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Conference Paper: How are the preferences of older Chinese patients with operable breast cancer different from their younger counterparts?

TitleHow are the preferences of older Chinese patients with operable breast cancer different from their younger counterparts?
Authors
Issue Date2018
PublisherJohn Wiley & Sons Ltd. The Journal's web site is located at http://www3.interscience.wiley.com/cgi-bin/jhome/5807 (https://doi.org/10.1002/pon.4878)
Citation
20th World Congress of Psycho‐Oncology: Optimizing psychosocial supportive services in cancer care, Hong Kong, 29 October ‐ 2 November 2018. Abstracts in Psycho-Oncology, 2018, v. 27 n. S3, p. 63-64 How to Cite?
AbstractBackground/purpose: Age is an independent factor affecting the choice of surgical treatment among Chinese breast cancer patients (Suen et al., 2008). The decision‐making for breast cancer surgery is multifactorial (Gu et al., 2018). This study aims to investigate how the preferences of older patients are different from their young counterparts. Methods: Chinese patients with operable breast cancer diagnosed between September 2009 to August 2015 were recruited. Participants were invited to complete a questionnaire to score the importance of a list of items while deciding the surgical option (0 = entirely not important, 5 = extremely important). Results: During the study period, 911 patients with primary operable breast cancer received surgery in our unit. 131 patients (14.4%) were aged 70 and above (older age group). 87.0% of patients in the older group had mastectomy whereas 36.4% of patients aged less than 70 had breast conservation (P = 0.000). 837 patients had completed the questionnaire (participation rate 91.9%). Concerns about complete cure from cancer (mean score 4.64 + 0.62) and recurrence (mean score 4.65 + 0.66) are the two top‐ranked items considered as important by patients. Patients in the older age group scored less importance for physical considerations (P = 0.000), complete cure from cancer (P = 0.042), and role of spouse and friends (P = 0.000) as compared to their young counterparts. Older patients considered side effects (P = 0.013) and accessibility of radiation (P = 0.002) as more important. Conclusions: Identifying the factors influencing breast cancer treatment decisions helps health care professionals to provide adequate information and support to older patients in their decision‐making process.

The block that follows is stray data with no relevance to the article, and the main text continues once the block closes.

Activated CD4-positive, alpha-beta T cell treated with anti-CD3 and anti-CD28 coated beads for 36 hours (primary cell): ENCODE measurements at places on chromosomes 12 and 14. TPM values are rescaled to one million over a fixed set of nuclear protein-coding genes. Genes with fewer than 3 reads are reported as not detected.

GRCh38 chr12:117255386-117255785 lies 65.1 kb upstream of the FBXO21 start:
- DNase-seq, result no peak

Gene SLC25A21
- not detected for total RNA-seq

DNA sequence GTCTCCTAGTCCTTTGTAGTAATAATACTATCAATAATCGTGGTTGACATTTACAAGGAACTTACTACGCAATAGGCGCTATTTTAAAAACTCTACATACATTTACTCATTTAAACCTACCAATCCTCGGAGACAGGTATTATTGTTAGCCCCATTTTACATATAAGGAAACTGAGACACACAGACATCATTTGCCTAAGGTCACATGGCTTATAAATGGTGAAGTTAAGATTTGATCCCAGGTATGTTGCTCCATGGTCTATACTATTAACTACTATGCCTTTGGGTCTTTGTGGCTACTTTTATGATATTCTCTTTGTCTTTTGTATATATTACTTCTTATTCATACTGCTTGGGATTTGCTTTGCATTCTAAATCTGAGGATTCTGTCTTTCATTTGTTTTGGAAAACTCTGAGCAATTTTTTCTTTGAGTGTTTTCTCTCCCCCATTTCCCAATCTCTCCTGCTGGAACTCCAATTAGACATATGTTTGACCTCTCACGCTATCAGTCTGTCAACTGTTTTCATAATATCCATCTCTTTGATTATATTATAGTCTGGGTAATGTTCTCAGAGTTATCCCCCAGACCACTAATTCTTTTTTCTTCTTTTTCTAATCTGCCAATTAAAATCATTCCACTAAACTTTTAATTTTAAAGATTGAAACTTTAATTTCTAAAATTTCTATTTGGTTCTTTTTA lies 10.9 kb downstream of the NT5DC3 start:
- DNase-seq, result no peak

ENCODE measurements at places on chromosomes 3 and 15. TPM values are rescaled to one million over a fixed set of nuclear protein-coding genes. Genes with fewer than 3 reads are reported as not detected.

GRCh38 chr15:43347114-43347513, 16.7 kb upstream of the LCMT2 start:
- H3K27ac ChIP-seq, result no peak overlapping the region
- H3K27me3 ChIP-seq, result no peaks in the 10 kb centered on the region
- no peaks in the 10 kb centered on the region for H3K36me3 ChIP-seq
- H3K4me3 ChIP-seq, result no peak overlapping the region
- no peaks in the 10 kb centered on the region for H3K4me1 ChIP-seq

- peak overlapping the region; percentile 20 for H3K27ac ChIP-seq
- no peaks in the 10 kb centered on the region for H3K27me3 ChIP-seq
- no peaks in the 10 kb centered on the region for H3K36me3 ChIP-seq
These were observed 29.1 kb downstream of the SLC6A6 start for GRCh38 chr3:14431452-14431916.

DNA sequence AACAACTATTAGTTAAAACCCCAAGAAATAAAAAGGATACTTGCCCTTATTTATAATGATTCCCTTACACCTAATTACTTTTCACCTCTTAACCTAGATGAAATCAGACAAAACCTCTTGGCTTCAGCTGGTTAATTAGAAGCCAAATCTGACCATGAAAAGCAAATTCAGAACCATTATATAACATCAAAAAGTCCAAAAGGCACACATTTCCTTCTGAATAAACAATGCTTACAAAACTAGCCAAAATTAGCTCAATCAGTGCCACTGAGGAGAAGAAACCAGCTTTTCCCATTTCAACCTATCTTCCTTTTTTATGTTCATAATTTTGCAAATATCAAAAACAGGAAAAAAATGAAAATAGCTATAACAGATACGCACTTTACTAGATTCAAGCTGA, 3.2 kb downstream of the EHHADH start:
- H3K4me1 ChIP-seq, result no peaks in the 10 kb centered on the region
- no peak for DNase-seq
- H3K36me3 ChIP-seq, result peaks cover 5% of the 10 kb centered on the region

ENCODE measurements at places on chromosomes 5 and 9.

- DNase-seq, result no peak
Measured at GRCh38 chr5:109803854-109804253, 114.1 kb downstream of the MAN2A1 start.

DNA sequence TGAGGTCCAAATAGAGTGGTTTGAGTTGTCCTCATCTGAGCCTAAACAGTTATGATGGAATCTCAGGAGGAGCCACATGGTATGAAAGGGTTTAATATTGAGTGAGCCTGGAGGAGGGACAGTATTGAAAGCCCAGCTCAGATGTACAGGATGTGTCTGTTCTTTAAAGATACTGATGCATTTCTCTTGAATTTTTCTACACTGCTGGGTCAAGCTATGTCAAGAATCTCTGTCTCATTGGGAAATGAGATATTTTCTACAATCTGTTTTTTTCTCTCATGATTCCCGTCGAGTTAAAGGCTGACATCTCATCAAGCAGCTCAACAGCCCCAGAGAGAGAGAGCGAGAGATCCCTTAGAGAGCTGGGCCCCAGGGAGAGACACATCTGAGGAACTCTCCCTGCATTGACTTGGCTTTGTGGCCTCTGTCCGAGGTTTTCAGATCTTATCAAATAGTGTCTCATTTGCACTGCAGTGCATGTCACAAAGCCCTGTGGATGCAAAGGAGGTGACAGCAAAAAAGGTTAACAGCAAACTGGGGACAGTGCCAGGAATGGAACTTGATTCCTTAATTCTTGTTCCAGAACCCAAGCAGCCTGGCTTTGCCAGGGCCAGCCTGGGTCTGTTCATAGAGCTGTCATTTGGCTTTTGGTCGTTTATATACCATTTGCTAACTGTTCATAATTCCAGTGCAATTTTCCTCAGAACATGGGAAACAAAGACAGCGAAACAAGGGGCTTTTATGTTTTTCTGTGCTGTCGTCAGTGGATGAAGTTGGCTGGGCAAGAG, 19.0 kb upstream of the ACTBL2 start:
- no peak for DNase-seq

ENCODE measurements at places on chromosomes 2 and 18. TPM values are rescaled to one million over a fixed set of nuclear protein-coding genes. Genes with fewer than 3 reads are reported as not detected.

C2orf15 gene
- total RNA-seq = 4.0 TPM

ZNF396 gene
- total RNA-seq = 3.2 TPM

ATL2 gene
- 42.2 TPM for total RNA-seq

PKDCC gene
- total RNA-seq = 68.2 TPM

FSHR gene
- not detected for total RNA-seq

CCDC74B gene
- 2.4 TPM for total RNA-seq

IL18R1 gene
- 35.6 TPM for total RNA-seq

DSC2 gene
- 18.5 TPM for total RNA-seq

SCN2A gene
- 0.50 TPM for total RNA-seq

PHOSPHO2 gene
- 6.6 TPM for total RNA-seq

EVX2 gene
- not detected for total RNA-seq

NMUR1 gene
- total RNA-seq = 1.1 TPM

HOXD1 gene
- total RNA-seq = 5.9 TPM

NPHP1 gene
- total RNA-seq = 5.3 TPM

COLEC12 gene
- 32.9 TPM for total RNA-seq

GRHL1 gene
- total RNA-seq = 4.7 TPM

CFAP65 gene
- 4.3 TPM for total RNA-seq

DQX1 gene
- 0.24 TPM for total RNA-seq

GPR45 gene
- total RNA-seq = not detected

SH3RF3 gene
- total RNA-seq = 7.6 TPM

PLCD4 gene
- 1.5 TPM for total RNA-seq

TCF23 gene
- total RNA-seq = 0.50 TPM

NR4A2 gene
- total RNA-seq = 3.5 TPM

DescriptionOral Presentation - no. 136
Persistent Identifierhttp://hdl.handle.net/10722/271343
ISSN
2019 Impact Factor: 3.006
2015 SCImago Journal Rankings: 1.904

 

DC FieldValueLanguage
dc.contributor.authorSuen, TKD-
dc.contributor.authorWong, L-
dc.contributor.authorKwong, A-
dc.date.accessioned2019-06-24T01:08:02Z-
dc.date.available2019-06-24T01:08:02Z-
dc.date.issued2018-
dc.identifier.citation20th World Congress of Psycho‐Oncology: Optimizing psychosocial supportive services in cancer care, Hong Kong, 29 October ‐ 2 November 2018. Abstracts in Psycho-Oncology, 2018, v. 27 n. S3, p. 63-64-
dc.identifier.issn1057-9249-
dc.identifier.urihttp://hdl.handle.net/10722/271343-
dc.descriptionOral Presentation - no. 136-
dc.description.abstractBackground/purpose: Age is an independent factor affecting the choice of surgical treatment among Chinese breast cancer patients (Suen et al., 2008). The decision‐making for breast cancer surgery is multifactorial (Gu et al., 2018). This study aims to investigate how the preferences of older patients are different from their young counterparts. Methods: Chinese patients with operable breast cancer diagnosed between September 2009 to August 2015 were recruited. Participants were invited to complete a questionnaire to score the importance of a list of items while deciding the surgical option (0 = entirely not important, 5 = extremely important). Results: During the study period, 911 patients with primary operable breast cancer received surgery in our unit. 131 patients (14.4%) were aged 70 and above (older age group). 87.0% of patients in the older group had mastectomy whereas 36.4% of patients aged less than 70 had breast conservation (P = 0.000). 837 patients had completed the questionnaire (participation rate 91.9%). Concerns about complete cure from cancer (mean score 4.64 + 0.62) and recurrence (mean score 4.65 + 0.66) are the two top‐ranked items considered as important by patients. Patients in the older age group scored less importance for physical considerations (P = 0.000), complete cure from cancer (P = 0.042), and role of spouse and friends (P = 0.000) as compared to their young counterparts. Older patients considered side effects (P = 0.013) and accessibility of radiation (P = 0.002) as more important. Conclusions: Identifying the factors influencing breast cancer treatment decisions helps health care professionals to provide adequate information and support to older patients in their decision‐making process.-
dc.languageeng-
dc.publisherJohn Wiley & Sons Ltd. The Journal's web site is located at http://www3.interscience.wiley.com/cgi-bin/jhome/5807 (https://doi.org/10.1002/pon.4878)-
dc.relation.ispartofPsycho-Oncology-
dc.relation.ispartof20th World Congress of Psycho‐Oncology, 2018-
dc.titleHow are the preferences of older Chinese patients with operable breast cancer different from their younger counterparts?-
dc.typeConference_Paper-
dc.identifier.emailSuen, TKD: suentkd@hku.hk-
dc.identifier.emailKwong, A: avakwong@hku.hk-
dc.identifier.authorityKwong, A=rp01734-
dc.identifier.hkuros298244-
dc.identifier.volume27-
dc.identifier.issueS3-
dc.identifier.spage63-
dc.identifier.epage64-
dc.publisher.placeUnited Kingdom-

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